"An Alembick of Innuendos": Satire, Libel, and The Craftsman.
According to one summary of eighteenth-century libel law, "a paper may be a libel whether the charges in it be true or false, against a good or a bad man, the living, or the dead; nay, that the truth of it is even an aggravation of the crime; that every libel is, by construction of law, even against the peace, and (in very late times) that it is an actual breach of the peace." If one accepted this definition that a libel might be true or false, addressed to the living or the dead, touching upon either the wicked or the righteous, then what form of writing was not potentially libelous? When was any writer, a political satirist in particular, ever safe? The author of this pamphlet was understandably concerned to discover "by what certain signs one can know whether any particular pamphlet or paper will induce any body to commit a breach of the peace," (4) and thus inspire prosecution for libel.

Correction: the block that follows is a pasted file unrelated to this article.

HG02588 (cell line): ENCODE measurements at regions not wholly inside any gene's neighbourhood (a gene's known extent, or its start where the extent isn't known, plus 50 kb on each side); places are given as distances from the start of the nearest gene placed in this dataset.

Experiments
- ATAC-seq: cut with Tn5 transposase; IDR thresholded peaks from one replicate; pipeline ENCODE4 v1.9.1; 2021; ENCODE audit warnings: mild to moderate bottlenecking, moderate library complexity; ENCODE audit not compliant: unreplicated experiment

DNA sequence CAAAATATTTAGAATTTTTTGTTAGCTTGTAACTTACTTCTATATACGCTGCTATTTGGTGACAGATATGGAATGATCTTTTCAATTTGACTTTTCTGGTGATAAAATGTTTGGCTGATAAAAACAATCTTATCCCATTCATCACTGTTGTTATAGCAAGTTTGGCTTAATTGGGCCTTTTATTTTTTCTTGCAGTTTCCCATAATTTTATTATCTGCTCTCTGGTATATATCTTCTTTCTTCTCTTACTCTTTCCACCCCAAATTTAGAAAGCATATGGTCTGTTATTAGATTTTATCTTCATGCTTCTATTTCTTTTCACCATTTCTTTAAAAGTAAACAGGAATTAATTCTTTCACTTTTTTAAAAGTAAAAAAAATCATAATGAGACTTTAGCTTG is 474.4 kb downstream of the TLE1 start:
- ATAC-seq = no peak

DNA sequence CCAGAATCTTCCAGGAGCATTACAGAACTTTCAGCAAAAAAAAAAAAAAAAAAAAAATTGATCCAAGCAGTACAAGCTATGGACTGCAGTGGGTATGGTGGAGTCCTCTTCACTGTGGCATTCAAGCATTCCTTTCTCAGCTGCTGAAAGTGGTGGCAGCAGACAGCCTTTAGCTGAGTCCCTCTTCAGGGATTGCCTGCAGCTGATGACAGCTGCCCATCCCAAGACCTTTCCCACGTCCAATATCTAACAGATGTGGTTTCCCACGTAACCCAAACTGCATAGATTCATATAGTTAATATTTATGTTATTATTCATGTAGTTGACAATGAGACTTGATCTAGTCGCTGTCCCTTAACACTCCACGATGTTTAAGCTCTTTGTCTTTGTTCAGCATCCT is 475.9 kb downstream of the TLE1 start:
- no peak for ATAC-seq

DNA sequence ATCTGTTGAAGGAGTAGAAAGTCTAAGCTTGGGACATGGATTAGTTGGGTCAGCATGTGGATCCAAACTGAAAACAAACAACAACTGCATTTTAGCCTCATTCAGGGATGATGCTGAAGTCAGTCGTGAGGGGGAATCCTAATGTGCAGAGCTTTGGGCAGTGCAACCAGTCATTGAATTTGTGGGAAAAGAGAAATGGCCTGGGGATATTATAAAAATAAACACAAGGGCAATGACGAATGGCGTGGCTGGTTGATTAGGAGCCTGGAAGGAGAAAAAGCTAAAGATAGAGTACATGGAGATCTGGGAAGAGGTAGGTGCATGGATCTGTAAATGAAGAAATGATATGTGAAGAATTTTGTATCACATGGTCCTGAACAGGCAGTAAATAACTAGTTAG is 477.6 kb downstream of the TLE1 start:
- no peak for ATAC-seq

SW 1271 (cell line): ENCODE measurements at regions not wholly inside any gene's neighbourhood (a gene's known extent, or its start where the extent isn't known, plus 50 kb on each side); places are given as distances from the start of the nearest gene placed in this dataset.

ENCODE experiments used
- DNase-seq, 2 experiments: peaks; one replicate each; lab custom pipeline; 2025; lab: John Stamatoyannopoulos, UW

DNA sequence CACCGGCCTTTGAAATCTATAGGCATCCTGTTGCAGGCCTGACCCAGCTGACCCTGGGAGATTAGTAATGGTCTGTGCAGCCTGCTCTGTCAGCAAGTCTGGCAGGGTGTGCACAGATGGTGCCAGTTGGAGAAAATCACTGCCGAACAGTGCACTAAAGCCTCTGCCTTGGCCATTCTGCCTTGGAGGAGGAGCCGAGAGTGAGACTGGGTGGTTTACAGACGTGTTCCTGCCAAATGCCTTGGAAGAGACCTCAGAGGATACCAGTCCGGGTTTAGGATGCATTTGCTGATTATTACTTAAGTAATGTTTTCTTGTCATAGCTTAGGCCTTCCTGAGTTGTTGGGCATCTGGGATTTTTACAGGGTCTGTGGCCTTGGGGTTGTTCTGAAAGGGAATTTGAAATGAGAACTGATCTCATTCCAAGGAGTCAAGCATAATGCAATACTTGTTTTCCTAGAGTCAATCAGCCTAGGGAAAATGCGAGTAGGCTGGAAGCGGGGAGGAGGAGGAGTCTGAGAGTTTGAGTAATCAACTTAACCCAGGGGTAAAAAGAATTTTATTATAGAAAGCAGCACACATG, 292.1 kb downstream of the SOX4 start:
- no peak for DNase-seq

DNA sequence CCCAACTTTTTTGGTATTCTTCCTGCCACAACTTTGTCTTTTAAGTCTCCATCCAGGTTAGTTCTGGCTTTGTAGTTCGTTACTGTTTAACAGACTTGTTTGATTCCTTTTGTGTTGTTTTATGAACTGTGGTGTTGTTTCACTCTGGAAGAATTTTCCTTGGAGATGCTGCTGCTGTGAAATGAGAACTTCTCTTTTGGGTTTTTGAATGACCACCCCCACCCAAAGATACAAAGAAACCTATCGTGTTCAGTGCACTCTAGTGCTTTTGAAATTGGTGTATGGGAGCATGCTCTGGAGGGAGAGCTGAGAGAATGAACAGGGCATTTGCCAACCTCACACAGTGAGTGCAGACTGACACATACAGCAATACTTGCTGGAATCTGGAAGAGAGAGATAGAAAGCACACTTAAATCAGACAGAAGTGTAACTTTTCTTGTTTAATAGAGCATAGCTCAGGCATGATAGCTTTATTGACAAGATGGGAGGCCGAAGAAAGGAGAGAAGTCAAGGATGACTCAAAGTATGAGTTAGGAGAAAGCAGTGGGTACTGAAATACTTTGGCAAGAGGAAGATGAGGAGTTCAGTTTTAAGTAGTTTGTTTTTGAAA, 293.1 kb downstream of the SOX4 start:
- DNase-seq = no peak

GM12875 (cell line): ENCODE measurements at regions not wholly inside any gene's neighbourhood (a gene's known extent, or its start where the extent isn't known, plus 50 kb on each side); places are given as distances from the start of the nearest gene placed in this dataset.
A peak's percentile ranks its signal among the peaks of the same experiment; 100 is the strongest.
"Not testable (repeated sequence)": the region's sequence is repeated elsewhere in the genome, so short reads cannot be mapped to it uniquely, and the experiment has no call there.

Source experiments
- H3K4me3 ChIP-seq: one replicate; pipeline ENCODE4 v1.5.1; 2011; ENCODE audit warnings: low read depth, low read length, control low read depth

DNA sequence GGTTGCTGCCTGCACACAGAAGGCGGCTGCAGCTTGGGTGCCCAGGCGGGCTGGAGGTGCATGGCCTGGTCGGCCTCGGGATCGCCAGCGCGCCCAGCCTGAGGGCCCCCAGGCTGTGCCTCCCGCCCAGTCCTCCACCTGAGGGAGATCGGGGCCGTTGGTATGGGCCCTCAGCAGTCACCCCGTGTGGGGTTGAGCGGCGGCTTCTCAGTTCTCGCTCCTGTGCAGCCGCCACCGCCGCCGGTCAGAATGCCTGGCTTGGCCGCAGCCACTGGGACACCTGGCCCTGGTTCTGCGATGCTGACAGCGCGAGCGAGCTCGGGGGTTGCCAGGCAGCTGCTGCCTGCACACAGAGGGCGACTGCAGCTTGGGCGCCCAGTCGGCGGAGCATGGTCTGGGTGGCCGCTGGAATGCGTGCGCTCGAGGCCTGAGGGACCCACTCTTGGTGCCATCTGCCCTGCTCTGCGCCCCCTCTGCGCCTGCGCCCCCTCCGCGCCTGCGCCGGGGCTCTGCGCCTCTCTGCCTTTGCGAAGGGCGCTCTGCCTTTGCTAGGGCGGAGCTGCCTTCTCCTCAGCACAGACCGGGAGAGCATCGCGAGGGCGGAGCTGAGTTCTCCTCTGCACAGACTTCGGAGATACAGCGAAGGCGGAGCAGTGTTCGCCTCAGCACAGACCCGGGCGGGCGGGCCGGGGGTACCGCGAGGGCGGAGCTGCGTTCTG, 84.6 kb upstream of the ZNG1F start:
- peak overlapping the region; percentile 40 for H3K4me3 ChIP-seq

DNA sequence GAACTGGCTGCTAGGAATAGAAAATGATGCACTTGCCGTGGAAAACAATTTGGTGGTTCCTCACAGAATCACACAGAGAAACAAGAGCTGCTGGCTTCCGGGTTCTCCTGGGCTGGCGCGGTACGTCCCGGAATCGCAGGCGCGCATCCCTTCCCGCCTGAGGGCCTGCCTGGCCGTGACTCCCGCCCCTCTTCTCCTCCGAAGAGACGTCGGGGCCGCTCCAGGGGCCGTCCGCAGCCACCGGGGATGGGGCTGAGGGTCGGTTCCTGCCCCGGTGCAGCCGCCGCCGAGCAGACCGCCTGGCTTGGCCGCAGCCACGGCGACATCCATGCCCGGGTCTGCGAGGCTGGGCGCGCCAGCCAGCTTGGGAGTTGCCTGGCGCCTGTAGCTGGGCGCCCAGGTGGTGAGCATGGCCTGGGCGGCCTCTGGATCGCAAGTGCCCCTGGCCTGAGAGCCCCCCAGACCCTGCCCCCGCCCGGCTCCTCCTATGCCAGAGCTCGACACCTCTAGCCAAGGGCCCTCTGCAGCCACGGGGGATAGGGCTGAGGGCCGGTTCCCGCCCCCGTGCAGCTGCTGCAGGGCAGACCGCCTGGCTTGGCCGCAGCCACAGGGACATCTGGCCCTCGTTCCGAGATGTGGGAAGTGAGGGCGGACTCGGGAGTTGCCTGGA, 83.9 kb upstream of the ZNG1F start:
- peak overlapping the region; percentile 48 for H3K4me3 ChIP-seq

Writers maintained, of course, that there was a distinction between legitimate satire and libel. Dryden condemned lampoons as "a dangerous sort of Weapon, and for the most part Unlawful. We have no Moral Right on the Reputation of other Men. 'Tis taking from them, what we cannot restore to them." (5) But because it corrected vice or misbehavior, the argument went, satire served as an adjunct to the law and ought not to be prosecuted. Addison contends that "tis an action of virtue to make examples of vicious men." Even so, he concedes that he "cannot but look upon the finest Strokes of Satyr which are aimed at particular Persons, and which are supported even with the Appearances of Truth, to be the Marks of an evil Mind, and highly Criminal in themselves." (6) Dryden observes that libel laws had been issued during the reign of Augustus Caesar, who, in order to protect his own reputation, had made an "Edict against Lampoons and Satires," which Tacitus had described as "famosos libellos." Dryden points out that "the Law to which Tacitus refers, was Lex laesae Majestatis; commonly call'd, for the sake of brevity Majestatis, or as we say, High Treason." Such a law was not unprecedented. As Dryden observes, a similar law had been "made by the Decemviri ... To prevent the aspersion of the Roman Majesty." (7) Edward P. Nathan points out that in the sentence preceding the passage from Tacitus that Dryden translates here, one encounters the argument that while "deeds were challenged [by the law in the years preceding Augustus's reign], words went immune." In short, Augustus "extends the law to a new realm of activity, the realm of literature." (8)